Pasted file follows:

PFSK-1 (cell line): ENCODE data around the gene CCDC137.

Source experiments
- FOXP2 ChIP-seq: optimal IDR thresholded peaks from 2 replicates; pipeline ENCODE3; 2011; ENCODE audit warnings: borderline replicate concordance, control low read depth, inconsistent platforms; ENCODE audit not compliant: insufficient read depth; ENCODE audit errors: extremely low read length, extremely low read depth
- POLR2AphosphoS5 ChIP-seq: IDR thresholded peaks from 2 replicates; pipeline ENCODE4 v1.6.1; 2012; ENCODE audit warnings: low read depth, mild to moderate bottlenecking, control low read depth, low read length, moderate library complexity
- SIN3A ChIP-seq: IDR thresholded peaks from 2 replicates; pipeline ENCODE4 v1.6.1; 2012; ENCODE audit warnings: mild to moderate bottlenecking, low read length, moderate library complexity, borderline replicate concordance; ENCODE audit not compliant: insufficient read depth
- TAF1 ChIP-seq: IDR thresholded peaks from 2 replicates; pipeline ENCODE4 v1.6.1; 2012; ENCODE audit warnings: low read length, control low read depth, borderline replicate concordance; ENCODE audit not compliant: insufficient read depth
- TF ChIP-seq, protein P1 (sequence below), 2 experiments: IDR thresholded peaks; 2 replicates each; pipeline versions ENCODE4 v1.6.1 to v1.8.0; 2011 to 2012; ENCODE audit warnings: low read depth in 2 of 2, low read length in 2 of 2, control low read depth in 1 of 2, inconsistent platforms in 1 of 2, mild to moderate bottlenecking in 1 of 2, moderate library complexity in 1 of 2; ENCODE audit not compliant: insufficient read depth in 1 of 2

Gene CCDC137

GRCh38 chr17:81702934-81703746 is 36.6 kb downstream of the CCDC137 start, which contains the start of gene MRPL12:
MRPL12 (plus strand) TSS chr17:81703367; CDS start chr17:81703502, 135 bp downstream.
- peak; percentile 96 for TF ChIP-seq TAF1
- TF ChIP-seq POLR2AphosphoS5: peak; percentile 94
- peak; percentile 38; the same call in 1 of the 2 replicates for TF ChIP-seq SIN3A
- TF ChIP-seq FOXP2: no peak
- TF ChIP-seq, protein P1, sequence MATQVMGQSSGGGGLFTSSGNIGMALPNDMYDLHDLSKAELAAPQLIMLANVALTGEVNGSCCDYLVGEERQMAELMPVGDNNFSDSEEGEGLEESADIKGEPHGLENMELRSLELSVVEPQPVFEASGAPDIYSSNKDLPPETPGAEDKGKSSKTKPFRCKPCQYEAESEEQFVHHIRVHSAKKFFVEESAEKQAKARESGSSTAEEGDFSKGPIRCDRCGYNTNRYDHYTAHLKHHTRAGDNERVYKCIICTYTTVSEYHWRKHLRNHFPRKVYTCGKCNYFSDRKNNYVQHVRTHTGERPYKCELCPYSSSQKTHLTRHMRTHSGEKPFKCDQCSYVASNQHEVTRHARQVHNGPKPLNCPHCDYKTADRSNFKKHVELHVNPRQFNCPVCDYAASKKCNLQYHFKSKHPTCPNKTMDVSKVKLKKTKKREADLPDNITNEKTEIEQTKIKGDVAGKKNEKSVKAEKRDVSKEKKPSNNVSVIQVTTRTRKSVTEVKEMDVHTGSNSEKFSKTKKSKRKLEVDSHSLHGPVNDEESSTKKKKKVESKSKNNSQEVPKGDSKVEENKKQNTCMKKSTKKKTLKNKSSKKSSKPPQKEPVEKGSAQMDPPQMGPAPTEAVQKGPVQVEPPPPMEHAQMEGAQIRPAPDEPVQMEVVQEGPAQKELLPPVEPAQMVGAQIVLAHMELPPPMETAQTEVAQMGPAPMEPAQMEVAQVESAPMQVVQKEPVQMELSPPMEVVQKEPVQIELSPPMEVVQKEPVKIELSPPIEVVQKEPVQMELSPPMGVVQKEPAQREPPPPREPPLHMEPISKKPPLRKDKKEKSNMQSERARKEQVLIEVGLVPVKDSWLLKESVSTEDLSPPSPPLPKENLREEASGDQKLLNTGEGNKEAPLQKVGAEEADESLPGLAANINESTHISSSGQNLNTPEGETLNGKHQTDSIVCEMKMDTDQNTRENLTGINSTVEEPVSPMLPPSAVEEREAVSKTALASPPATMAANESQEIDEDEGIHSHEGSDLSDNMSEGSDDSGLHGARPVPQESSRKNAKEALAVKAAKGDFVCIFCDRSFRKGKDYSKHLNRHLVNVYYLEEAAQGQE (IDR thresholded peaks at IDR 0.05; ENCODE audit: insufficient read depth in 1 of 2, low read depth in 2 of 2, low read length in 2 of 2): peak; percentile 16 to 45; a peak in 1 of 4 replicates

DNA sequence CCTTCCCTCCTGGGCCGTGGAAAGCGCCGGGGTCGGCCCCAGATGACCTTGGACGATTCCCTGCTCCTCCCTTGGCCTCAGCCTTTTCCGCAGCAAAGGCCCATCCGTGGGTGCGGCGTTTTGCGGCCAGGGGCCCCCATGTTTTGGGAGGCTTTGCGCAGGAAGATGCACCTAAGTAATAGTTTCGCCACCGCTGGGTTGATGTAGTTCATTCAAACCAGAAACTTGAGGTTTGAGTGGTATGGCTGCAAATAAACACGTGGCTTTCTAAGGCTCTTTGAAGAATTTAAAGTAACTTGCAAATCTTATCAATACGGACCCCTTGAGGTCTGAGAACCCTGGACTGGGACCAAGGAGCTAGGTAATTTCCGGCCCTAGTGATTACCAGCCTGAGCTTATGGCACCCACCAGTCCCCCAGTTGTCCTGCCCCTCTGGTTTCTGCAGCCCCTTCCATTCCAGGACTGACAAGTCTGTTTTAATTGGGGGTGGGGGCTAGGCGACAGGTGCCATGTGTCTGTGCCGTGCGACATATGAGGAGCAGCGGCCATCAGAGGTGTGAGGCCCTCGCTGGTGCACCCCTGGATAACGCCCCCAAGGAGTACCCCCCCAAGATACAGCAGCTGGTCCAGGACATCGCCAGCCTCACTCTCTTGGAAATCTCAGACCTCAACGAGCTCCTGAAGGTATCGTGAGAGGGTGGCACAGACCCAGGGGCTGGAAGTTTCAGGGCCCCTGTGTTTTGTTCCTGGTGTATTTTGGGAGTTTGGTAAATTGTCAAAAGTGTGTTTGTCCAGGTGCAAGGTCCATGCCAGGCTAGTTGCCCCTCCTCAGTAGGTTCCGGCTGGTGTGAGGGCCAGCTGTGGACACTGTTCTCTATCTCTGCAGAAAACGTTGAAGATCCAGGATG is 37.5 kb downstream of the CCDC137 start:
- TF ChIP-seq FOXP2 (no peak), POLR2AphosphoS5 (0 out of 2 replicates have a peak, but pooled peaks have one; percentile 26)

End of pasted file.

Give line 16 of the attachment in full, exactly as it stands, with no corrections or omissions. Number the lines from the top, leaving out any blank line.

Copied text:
DNA sequence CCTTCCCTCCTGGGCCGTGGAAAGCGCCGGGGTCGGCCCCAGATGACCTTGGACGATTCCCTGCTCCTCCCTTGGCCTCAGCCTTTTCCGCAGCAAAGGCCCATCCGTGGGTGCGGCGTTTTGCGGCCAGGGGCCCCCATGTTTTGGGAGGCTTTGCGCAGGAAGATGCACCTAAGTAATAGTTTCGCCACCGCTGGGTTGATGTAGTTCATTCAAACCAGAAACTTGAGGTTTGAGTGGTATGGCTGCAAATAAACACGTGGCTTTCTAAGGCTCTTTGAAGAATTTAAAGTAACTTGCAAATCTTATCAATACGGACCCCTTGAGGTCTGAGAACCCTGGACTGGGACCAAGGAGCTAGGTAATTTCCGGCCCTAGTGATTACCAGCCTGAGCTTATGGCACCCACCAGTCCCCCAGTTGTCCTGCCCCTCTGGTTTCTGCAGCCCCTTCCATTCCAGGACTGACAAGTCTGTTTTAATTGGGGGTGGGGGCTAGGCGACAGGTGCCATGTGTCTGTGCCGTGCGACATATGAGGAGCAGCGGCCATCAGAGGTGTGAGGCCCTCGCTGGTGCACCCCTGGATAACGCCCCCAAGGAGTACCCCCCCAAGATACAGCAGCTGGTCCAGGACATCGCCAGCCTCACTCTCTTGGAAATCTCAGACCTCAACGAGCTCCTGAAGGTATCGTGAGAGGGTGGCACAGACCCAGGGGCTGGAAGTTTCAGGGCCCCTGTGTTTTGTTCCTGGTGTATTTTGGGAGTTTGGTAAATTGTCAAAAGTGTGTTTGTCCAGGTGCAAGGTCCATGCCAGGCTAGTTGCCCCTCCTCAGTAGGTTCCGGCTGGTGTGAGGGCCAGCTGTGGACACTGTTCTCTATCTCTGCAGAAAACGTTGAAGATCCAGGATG is 37.5 kb downstream of the CCDC137 start: